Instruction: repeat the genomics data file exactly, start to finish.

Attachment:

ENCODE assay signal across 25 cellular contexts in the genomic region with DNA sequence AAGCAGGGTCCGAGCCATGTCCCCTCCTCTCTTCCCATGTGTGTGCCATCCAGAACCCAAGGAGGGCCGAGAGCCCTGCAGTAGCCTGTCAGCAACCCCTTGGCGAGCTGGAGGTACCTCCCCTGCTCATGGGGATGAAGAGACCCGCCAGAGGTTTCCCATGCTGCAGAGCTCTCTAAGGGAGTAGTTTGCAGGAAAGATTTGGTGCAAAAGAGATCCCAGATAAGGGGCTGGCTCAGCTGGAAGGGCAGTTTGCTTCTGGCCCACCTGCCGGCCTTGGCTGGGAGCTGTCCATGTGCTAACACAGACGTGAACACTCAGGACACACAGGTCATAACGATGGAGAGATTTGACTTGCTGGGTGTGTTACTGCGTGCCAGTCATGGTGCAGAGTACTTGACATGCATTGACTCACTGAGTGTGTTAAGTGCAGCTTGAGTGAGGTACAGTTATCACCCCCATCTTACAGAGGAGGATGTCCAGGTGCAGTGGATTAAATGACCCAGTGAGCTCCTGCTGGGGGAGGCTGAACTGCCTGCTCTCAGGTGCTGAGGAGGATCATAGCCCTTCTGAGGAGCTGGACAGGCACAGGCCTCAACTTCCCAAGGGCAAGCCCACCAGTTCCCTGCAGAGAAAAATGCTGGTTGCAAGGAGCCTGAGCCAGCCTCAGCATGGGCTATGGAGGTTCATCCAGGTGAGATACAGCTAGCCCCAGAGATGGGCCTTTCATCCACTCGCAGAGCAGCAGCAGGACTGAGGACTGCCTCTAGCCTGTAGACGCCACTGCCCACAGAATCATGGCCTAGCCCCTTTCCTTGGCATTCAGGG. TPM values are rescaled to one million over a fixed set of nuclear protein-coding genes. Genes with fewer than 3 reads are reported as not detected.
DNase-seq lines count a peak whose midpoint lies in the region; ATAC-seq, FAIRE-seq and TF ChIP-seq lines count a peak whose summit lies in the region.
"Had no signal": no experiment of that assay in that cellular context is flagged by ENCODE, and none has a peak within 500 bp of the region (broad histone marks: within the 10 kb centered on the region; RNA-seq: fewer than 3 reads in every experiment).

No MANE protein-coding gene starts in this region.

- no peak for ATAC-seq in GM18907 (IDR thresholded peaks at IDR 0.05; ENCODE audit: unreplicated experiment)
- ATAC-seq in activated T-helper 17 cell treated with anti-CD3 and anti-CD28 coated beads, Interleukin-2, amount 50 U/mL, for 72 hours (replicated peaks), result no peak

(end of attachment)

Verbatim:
ENCODE assay signal across 25 cellular contexts in the genomic region with DNA sequence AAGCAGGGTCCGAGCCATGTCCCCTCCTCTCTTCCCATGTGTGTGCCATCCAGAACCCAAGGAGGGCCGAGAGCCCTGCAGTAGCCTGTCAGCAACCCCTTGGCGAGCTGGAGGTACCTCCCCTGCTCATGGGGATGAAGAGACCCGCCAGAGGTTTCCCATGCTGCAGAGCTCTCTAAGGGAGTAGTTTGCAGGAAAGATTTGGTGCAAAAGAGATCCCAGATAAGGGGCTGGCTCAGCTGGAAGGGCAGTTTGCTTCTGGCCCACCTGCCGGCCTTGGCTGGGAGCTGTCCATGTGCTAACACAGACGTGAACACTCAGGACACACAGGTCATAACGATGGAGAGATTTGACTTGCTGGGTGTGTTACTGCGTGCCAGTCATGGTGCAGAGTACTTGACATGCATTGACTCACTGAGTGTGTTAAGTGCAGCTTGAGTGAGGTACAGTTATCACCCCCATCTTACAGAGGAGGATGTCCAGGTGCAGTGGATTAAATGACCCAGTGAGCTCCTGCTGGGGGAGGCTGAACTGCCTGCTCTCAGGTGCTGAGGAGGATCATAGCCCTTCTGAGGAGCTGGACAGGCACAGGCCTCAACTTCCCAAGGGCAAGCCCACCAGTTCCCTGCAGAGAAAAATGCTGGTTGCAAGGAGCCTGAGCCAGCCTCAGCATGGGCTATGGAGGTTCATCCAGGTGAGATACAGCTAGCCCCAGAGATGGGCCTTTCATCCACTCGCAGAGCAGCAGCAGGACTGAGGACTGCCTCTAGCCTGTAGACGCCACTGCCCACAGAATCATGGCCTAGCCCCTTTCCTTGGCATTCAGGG. TPM values are rescaled to one million over a fixed set of nuclear protein-coding genes. Genes with fewer than 3 reads are reported as not detected.
DNase-seq lines count a peak whose midpoint lies in the region; ATAC-seq, FAIRE-seq and TF ChIP-seq lines count a peak whose summit lies in the region.
"Had no signal": no experiment of that assay in that cellular context is flagged by ENCODE, and none has a peak within 500 bp of the region (broad histone marks: within the 10 kb centered on the region; RNA-seq: fewer than 3 reads in every experiment).

No MANE protein-coding gene starts in this region.

- no peak for ATAC-seq in GM18907 (IDR thresholded peaks at IDR 0.05; ENCODE audit: unreplicated experiment)
- ATAC-seq in activated T-helper 17 cell treated with anti-CD3 and anti-CD28 coated beads, Interleukin-2, amount 50 U/mL, for 72 hours (replicated peaks), result no peak